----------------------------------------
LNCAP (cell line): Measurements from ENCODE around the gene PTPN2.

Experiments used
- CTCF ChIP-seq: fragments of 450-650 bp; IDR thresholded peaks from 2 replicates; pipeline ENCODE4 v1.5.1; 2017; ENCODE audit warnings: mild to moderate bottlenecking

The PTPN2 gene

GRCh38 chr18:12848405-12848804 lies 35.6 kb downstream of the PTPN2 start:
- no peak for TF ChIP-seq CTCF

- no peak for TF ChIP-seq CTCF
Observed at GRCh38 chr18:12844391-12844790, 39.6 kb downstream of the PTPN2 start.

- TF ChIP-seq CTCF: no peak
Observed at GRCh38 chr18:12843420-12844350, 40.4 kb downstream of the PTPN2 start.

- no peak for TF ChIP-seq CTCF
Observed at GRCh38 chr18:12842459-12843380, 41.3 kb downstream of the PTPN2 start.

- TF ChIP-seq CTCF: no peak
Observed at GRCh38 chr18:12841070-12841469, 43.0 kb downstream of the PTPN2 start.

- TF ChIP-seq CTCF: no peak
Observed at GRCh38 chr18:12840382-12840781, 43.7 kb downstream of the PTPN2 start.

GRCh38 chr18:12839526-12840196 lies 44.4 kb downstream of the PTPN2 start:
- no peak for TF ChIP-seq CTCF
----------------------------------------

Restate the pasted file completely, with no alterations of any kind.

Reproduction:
LNCAP (cell line): Measurements from ENCODE around the gene PTPN2.

Experiments used
- CTCF ChIP-seq: fragments of 450-650 bp; IDR thresholded peaks from 2 replicates; pipeline ENCODE4 v1.5.1; 2017; ENCODE audit warnings: mild to moderate bottlenecking

The PTPN2 gene

GRCh38 chr18:12848405-12848804 lies 35.6 kb downstream of the PTPN2 start:
- no peak for TF ChIP-seq CTCF

- no peak for TF ChIP-seq CTCF
Observed at GRCh38 chr18:12844391-12844790, 39.6 kb downstream of the PTPN2 start.

- TF ChIP-seq CTCF: no peak
Observed at GRCh38 chr18:12843420-12844350, 40.4 kb downstream of the PTPN2 start.

- no peak for TF ChIP-seq CTCF
Observed at GRCh38 chr18:12842459-12843380, 41.3 kb downstream of the PTPN2 start.

- TF ChIP-seq CTCF: no peak
Observed at GRCh38 chr18:12841070-12841469, 43.0 kb downstream of the PTPN2 start.

- TF ChIP-seq CTCF: no peak
Observed at GRCh38 chr18:12840382-12840781, 43.7 kb downstream of the PTPN2 start.

GRCh38 chr18:12839526-12840196 lies 44.4 kb downstream of the PTPN2 start:
- no peak for TF ChIP-seq CTCF